The Memphis Grizzlies came out and beat the Los Angeles Clippers in STAPLES Center Wednesday night, there's no two ways about it. Did the Grizzlies shoot the ball better than you might expect them to? Sure. Tayshaun Prince appeared to have turned back the clock at least five years and Marc Gasol made 10 out of 11 shots in one sequence, mostly long jumpers (or flat footers in his case). Did they get a little lucky here and there? That too. Tony Allen made two baskets, and I'm not sure he shot either of them -- the first slipped out of his hands and went in and the second was actually tipped in by Grant Hill.
But even with the Grizzlies shooting lights out and the the Clippers ice cold from deep (they finished 6-26), the Clippers were still within three points with seven minutes remaining. At that point, you expect the better team to win, and that's exactly what happened in this game -- the Grizzlies outplayed the Clippers down the stretch and outscored them 15-7 to win handily. The Grizzlies defense held the Clippers to 1-8 shooting in the decisive moments, and other than a blown Blake Griffin layup, there was a reason the Clippers were missing -- because Memphis locked them down.
The Clippers were certainly not at their best. Jamal Crawford, who had been red hot before twisting his ankle and missing the last two games, returned to action and made his first shot -- after which he missed his next nine. Matt Barnes, who was 5-5 on three pointers Sunday, went 2-9 from deep against Memphis (wouldn't the Clippers love to swap those numbers?)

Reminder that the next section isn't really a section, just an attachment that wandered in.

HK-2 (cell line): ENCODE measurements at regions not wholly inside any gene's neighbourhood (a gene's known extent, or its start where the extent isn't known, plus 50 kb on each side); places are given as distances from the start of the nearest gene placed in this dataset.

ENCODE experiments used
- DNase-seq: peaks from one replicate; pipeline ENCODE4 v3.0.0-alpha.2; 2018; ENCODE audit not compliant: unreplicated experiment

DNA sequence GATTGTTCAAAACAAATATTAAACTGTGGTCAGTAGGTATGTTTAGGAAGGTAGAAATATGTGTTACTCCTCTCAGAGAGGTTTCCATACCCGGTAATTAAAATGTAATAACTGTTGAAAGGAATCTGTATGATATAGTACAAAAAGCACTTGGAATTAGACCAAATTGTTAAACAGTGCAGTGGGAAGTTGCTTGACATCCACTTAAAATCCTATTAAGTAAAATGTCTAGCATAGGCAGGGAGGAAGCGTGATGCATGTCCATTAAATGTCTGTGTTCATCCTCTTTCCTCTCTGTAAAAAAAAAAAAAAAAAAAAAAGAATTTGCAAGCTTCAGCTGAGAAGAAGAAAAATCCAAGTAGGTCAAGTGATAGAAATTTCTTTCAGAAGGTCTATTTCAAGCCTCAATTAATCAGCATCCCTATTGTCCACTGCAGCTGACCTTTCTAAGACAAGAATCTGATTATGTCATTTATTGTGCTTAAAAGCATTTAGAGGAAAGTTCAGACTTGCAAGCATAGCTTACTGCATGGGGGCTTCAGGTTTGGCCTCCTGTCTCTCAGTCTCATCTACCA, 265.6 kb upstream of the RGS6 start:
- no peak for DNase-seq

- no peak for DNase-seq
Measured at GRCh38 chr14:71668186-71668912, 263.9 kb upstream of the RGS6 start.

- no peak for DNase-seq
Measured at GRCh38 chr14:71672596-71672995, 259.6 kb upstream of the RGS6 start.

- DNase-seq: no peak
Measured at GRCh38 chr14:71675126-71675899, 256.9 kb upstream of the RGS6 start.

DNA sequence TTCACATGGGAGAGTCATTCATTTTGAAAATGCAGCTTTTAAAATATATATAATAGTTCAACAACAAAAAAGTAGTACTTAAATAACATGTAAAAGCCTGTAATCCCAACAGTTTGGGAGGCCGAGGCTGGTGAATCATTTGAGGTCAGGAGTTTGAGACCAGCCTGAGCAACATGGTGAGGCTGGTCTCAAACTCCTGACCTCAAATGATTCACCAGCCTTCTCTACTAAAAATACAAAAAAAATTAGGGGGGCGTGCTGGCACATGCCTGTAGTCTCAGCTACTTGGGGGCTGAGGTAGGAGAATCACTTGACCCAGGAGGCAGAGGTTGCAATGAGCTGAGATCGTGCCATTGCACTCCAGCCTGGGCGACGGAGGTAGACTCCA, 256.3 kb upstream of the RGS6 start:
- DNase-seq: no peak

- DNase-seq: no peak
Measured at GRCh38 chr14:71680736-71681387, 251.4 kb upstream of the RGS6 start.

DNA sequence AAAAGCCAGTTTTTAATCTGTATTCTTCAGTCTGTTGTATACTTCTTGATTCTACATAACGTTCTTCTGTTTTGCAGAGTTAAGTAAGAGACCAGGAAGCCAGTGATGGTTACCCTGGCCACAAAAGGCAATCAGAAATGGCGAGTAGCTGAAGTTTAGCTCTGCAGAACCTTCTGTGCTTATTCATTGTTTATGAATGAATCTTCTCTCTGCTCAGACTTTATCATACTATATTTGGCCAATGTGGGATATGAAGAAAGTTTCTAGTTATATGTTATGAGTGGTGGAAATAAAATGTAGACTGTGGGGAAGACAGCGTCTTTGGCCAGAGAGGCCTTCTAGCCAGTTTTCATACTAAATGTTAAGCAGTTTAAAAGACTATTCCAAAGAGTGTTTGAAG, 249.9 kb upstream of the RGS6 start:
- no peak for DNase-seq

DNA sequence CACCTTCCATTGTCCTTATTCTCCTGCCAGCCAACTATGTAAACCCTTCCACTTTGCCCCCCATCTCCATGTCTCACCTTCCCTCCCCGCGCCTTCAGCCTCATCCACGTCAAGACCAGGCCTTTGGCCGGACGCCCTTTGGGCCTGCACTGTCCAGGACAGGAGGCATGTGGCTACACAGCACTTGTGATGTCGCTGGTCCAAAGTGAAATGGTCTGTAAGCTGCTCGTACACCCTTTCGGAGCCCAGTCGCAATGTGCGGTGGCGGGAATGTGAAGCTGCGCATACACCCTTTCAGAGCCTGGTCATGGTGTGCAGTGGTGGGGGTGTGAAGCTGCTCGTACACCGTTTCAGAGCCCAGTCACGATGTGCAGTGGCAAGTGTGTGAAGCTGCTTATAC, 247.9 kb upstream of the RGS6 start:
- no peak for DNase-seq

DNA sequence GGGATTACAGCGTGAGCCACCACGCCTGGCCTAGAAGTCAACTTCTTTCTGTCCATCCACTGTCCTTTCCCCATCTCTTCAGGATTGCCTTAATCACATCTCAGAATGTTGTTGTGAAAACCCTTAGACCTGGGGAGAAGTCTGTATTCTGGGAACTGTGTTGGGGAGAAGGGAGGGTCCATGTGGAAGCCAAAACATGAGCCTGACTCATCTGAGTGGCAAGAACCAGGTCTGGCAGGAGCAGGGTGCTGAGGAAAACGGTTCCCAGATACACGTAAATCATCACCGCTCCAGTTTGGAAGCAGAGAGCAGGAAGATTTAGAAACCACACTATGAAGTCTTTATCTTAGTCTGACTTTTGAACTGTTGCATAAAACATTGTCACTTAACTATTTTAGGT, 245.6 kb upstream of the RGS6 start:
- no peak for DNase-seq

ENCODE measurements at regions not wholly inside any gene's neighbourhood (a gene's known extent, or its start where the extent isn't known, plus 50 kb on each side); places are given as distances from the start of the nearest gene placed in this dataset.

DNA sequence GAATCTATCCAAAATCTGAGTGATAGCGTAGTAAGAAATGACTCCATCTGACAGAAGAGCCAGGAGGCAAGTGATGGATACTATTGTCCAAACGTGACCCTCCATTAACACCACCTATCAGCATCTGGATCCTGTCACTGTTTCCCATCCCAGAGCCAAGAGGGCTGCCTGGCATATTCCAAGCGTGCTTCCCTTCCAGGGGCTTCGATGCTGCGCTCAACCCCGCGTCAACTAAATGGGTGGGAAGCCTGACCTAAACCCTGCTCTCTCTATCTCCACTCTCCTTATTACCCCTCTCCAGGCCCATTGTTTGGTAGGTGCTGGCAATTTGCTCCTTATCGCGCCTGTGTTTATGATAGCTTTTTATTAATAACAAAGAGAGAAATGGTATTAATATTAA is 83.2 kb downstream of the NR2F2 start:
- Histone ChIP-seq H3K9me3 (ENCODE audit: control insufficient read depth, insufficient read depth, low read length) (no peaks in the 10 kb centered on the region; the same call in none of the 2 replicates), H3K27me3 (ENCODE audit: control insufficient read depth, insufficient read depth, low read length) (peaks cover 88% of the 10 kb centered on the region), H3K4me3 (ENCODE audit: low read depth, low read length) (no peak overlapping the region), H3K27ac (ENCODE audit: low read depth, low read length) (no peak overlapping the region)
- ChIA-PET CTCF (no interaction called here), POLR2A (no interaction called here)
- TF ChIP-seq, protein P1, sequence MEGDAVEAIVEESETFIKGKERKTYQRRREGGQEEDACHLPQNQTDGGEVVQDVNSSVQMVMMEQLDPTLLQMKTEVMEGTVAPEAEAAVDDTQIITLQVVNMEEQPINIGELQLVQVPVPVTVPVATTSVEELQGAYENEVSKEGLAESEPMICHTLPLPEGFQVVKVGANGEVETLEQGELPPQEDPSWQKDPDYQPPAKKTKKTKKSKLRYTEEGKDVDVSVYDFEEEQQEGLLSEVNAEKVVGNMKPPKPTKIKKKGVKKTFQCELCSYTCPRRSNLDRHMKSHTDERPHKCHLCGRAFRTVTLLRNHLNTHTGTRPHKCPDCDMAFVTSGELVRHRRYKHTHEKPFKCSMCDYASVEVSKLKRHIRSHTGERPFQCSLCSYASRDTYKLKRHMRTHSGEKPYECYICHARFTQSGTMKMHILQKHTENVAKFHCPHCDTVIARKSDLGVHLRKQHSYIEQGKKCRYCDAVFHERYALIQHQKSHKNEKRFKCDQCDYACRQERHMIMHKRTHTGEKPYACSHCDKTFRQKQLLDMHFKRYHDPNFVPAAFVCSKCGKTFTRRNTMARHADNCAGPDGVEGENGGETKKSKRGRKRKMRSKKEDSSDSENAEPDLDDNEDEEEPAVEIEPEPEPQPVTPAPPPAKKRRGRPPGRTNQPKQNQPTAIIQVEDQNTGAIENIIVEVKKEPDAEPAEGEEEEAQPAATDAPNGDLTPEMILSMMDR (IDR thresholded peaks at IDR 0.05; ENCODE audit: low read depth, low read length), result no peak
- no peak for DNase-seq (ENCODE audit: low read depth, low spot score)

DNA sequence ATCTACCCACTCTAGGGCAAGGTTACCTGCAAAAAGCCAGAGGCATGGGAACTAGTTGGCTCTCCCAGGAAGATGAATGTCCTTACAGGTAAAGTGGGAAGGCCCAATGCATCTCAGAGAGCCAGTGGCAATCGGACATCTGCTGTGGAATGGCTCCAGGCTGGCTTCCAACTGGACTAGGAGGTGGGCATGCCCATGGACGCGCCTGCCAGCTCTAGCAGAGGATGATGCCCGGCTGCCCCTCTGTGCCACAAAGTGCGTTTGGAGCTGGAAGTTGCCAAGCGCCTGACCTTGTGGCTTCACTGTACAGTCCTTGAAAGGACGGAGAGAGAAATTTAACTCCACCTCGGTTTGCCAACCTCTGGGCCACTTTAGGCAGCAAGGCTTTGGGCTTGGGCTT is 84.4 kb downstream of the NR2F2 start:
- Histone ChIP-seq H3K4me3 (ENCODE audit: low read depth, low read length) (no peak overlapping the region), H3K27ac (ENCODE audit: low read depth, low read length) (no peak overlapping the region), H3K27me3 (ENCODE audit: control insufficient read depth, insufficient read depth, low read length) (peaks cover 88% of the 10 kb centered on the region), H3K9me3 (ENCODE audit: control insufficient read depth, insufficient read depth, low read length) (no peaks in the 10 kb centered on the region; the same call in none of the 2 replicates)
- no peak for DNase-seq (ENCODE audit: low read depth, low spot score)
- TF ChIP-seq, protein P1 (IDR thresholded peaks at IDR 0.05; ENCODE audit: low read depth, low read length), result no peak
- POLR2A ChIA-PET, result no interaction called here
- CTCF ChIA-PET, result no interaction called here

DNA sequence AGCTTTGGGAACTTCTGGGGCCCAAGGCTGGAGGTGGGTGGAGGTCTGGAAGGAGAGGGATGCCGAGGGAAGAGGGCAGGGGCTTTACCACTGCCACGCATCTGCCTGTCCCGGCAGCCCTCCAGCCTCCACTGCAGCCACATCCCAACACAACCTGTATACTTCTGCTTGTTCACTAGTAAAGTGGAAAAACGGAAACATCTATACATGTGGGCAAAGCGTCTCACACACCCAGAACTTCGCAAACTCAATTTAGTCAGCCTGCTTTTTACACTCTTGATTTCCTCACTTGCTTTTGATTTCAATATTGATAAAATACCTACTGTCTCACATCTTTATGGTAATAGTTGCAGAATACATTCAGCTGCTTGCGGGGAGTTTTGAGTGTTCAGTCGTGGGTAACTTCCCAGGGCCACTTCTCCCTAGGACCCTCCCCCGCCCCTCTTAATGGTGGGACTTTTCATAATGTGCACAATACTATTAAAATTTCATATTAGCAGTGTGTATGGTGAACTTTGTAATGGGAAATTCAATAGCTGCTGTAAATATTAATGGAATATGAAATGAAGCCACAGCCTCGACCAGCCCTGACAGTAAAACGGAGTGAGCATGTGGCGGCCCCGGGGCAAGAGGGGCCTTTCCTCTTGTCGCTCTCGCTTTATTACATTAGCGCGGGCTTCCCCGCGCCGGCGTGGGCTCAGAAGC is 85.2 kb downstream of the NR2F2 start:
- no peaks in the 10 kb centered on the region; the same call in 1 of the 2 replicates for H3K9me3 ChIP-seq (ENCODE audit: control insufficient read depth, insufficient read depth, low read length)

But even if the Clippers might have had a lead earlier in the game had they shot a little better or had the Grizzlies missed a few more shots, in the end Memphis was the better team when it mattered most, and that means something.
And it has to be a concern at this point that the Clippers have done so poorly against the league's best teams in the past month or so. Miami, San Antonio and Oklahoma City have been the best teams on the season. Denver and Memphis join Miami as the hottest teams in the league right now. The Clippers have had the scheduling misfortune to have played all five of those teams over the last five weeks, losing all five games, four of them by double digits. L.A. has won all of their other games fairly handily -- but it's beginning to look like the Clippers may in fact be what their critics say they are. A flashy team that can build highlight reels against the mediocre teams of the league, but can't compete against the top level teams.
It's certainly not time to panic. Although this loss puts them a half game behind the Grizzlies for third place in the Western Conference (two games in the loss column) there's a lot of season left, and Memphis is not going to keep winning at this clip. Three of the Grizzlies' next four games are at Denver, at Utah and against the Thunder, so the Clippers will very likely find themselves back in third place within a week -- and if they don't then Memphis is truly to be feared.
But the third seed or the fourth seed or the fifth seed won't matter much if the Clippers can't figure out how to beat the best teams. Because it turns out that there aren't any bad teams in the postseason -- not in the Western Conference anyway.
For the Memphis perspective, visit Grizzly Bear Blues.
|Final - 3.13.2013||1||2||3||4||Total|
|Los Angeles Clippers||24||28||17||16||85|
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